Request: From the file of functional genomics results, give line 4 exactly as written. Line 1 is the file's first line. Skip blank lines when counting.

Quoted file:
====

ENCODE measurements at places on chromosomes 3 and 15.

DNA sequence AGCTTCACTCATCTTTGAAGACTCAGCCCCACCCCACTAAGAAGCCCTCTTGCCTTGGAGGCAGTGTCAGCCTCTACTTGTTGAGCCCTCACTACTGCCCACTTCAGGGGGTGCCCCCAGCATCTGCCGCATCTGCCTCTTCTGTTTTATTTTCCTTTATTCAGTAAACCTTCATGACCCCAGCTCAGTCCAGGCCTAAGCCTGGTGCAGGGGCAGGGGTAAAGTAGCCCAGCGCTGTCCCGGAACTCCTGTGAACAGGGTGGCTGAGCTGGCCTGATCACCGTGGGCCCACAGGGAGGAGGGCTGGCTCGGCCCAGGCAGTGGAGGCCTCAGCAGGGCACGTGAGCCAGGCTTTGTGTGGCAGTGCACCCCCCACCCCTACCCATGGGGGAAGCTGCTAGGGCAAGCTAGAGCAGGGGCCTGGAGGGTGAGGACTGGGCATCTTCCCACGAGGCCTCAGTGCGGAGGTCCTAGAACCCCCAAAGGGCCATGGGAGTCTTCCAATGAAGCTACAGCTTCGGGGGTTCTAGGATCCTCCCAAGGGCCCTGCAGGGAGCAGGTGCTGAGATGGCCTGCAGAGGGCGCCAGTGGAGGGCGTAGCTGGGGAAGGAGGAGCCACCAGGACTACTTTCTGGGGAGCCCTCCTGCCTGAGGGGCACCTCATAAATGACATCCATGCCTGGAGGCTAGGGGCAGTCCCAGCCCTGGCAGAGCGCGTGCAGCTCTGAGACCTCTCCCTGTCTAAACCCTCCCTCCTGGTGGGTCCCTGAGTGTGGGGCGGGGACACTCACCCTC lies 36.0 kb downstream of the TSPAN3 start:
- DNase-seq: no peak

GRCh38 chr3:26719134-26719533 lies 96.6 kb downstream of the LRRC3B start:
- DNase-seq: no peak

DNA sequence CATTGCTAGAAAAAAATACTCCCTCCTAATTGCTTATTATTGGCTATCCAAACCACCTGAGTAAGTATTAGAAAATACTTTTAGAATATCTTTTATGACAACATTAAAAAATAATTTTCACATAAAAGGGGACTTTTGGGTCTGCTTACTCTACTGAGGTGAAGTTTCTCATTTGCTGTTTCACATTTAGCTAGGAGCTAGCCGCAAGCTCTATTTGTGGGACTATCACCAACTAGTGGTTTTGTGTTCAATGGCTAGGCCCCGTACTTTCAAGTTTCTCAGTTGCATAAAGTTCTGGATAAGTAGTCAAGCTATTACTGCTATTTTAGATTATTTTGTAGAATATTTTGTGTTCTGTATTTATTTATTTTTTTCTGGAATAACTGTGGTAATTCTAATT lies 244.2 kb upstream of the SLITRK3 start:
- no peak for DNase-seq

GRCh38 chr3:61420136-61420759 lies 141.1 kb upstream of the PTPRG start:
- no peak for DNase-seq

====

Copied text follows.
GRCh38 chr3:26719134-26719533 lies 96.6 kb downstream of the LRRC3B start: